A young girl was victim of the ubiquitous hit and run syndrome that is a familiar occurrence in cities. Most get reported. Some make front page if a ‘celebrity’ or ‘privileged’ is driving a ‘swanky’ car!
There are some hit and run cases that never make any page. Most often only those close to the victim are the sole witnesses of the ghastly act. Last week a young girl was hit by a car as she crossed the road after finishing class. She was a student of the pilot project run by Project Why for the children of beggars at the Kalkaji Temple. Little S was in many ways the one who by her sheer tenacity compelled us to begin classes. She is alive but her leg has been crushed badly. She is in hospital and has been operated upon.
Her mother A delivered a child just six days before the accident happened yet she was the one who had to ferry the child in an auto to the trauma centre. The only ‘proof’ of the accident is the car number hurriedly copied by a kind stall owner. A is also the one who has been banging on the doors of justice but has not been heard. The police are not interested in a young beggar child and her beggar family. The father remains at the little girl’s side keeping silent vigil. The mother looks after the newborn and the other children and before any brow lifts in despair, A had her tubes tied at a camp. The baby came after the surgery.
At present A lives in the women shelter where she delivered the baby. Habitually the family lives on the ‘street’. Most beggars sleep where they beg.
If you look at the picture above carefully you will see bags and bundles. These are the packed up homes of the very beggars you see. After working hours, they set up house. If you were to pass by early morning you would see them brushing their teeth and sending kids off to school.
This is A and S’s home. This is where S would come back to recover from surgery. Most probably she will be taken to the women’s night shelter but then kept away from her father, the one who sat with her throughout the hospital ordeal. When will she be able to return to school is a question we all ask. We will fight day and night to ensure she returns to school as early as possible.
Come to think of it, in the given circumstances, a maimed child is likely to earn more ‘begging’. And is it not the ‘family’ business; so all within the new child labour laws.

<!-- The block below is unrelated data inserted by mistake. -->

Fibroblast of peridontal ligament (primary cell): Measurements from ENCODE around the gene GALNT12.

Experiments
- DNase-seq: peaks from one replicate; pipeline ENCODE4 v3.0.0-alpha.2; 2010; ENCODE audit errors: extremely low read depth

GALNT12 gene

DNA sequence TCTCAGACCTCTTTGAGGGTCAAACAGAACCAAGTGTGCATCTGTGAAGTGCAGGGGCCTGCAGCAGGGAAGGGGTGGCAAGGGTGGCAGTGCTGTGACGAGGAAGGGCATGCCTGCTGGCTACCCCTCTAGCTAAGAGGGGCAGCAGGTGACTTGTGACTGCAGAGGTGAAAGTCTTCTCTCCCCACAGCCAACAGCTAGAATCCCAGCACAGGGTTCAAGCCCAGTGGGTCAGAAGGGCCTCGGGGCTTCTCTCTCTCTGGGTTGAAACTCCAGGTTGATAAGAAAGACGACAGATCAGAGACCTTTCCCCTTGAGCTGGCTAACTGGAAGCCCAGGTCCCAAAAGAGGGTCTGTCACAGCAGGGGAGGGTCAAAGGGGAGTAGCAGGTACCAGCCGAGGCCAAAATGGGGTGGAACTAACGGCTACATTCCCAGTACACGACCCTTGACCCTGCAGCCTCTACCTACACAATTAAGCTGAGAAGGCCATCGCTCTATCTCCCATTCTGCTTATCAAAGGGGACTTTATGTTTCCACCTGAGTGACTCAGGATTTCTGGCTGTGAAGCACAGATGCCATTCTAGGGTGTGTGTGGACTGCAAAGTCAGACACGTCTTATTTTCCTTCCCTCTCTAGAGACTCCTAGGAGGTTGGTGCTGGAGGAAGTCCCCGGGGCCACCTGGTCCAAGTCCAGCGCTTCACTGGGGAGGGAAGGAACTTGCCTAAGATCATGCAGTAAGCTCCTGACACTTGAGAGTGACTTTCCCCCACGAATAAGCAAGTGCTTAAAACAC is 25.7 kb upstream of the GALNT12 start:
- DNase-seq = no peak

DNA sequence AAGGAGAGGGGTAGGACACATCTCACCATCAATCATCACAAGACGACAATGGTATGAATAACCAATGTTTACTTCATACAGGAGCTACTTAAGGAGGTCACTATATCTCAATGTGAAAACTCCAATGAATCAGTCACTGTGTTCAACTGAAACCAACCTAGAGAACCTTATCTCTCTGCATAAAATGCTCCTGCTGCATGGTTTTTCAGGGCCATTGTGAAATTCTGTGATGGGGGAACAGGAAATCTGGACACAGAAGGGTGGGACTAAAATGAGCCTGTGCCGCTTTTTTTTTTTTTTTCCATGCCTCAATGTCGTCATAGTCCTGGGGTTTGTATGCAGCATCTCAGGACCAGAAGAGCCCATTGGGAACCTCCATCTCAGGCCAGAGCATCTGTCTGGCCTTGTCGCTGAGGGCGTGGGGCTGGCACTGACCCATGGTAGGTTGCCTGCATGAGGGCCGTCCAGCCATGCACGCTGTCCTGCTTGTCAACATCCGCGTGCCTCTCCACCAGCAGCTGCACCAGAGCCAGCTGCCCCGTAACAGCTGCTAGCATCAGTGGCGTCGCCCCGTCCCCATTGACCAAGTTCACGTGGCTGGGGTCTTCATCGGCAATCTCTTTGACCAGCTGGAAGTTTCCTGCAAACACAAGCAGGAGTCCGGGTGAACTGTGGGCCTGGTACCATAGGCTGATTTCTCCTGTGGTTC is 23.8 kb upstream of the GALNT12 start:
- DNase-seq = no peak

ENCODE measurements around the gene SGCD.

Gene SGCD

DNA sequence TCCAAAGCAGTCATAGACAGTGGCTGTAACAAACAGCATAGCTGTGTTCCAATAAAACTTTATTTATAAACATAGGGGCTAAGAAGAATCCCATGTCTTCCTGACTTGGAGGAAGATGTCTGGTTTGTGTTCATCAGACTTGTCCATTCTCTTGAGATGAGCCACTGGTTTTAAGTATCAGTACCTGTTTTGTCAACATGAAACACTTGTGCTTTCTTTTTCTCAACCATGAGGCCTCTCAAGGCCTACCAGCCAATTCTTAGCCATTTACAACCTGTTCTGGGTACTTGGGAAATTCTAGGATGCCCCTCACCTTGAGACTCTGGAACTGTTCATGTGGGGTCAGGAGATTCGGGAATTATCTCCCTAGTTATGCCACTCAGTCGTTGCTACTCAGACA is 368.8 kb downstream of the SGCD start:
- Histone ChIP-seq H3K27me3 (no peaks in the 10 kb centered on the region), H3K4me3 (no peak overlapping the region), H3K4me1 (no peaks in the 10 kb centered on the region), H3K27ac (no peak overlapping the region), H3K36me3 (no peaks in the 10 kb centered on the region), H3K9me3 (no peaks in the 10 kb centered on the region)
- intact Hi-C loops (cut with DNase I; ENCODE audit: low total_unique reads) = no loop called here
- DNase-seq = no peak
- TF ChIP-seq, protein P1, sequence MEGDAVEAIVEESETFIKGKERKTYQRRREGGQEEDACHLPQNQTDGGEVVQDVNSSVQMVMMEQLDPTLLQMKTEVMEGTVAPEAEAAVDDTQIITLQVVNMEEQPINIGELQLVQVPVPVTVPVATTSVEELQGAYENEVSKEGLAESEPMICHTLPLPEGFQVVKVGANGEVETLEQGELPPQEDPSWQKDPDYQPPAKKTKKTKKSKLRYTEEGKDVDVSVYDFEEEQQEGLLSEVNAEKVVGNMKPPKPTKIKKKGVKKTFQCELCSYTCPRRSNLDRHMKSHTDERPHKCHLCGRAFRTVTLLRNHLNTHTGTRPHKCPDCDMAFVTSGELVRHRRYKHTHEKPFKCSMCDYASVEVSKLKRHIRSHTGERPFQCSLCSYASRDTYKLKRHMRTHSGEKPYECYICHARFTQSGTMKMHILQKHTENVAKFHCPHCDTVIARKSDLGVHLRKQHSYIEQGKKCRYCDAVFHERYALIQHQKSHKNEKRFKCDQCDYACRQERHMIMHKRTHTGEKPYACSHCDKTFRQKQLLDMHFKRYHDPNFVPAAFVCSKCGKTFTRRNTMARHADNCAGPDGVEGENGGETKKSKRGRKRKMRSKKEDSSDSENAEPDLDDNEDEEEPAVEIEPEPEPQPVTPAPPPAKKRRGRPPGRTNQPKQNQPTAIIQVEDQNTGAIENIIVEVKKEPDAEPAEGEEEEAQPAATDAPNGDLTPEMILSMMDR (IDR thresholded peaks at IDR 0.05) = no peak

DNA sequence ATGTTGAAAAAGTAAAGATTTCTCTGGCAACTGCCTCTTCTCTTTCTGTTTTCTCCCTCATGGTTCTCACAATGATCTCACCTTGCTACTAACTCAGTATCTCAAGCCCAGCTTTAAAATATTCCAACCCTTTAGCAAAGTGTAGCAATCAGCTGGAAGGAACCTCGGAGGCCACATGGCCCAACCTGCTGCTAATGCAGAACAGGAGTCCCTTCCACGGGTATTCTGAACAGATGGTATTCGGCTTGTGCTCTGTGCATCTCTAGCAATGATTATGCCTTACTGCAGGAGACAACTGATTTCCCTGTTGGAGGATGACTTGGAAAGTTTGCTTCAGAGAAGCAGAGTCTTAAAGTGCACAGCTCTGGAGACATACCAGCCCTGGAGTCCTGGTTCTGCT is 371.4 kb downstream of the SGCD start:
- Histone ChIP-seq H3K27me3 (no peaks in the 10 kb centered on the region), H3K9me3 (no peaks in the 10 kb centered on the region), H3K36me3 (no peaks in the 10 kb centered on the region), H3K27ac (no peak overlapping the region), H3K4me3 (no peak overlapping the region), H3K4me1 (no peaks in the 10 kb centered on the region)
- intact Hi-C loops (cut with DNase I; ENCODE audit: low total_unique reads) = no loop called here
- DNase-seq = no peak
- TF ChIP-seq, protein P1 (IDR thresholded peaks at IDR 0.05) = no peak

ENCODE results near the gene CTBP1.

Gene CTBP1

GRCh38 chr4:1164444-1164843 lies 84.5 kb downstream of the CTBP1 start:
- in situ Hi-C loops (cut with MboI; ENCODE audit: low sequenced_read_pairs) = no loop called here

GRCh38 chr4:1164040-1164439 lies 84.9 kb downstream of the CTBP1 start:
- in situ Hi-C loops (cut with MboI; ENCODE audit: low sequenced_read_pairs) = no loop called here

S is just one of umpteen children who beg. In some cases like Arati’s or many of the women in the night shelter, they did not chose to beg but were driven to it by a series of unfortunate circumstances. In some cases they lost their homes as metro stations or malls needed space. Not having all the documents required they were not ‘eligible’ for any alternative scheme so found whatever alternative they could and began their descent to hell. Begging was the last resort. In some cases women are abandoned by husbands and left to seek shelter and beg for survival. That was the story of many of the women in the shelter some having just had babies. They eat at the numerous religious feedings. On days when there is no free food, they beg just enough to buy a meal. Their future seems hopeless.
And yet amidst all this squalor you meet R. R is an imposing and confident woman who is ‘in charge’ of the women’s shelter. She is literate and runs a small tea stall just outside the shelter. She recounts how she too was a beggar many years ago and would have remained one had she not been helped by an organisation that sent her to a residential school where she got educated. She came back and married another vendor and has one son she is determined to educate. She has never looked back.
Listening to her story gives hope, hope for these children who study for a few hours with us. Maybe some of them will follow R’s steps.
We at Project Why will walk the extra mile to ensure that.
S was the victim of a hit and run. We do hope to trace the driver and ensure that the family is helped.
This is Arati with one of her kids!